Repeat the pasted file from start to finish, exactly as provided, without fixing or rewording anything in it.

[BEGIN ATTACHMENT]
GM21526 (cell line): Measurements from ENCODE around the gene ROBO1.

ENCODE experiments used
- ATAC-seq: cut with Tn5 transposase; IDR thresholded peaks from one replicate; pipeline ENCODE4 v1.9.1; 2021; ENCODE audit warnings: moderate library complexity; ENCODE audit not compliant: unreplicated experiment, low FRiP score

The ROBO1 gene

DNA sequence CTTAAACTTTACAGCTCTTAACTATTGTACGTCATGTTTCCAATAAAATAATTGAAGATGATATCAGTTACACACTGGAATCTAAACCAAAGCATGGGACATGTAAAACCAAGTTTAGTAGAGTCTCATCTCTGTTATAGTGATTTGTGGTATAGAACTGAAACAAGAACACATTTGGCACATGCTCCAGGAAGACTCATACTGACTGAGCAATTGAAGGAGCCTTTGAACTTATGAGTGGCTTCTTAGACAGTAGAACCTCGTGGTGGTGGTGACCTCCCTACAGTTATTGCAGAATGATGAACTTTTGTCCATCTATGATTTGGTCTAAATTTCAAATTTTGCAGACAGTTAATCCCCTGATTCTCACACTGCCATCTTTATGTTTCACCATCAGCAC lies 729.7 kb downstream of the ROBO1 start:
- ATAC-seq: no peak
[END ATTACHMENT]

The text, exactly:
GM21526 (cell line): Measurements from ENCODE around the gene ROBO1.

ENCODE experiments used
- ATAC-seq: cut with Tn5 transposase; IDR thresholded peaks from one replicate; pipeline ENCODE4 v1.9.1; 2021; ENCODE audit warnings: moderate library complexity; ENCODE audit not compliant: unreplicated experiment, low FRiP score

The ROBO1 gene

DNA sequence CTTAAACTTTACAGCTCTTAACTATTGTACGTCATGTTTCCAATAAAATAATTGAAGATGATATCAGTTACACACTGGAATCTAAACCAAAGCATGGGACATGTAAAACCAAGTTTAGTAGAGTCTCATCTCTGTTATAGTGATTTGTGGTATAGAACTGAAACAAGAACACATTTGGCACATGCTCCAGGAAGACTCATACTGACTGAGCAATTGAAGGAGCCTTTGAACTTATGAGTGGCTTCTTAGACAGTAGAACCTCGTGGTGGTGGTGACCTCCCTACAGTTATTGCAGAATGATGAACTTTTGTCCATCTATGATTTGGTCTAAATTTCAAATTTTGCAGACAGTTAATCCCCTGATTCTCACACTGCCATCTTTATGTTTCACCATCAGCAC lies 729.7 kb downstream of the ROBO1 start:
- ATAC-seq: no peak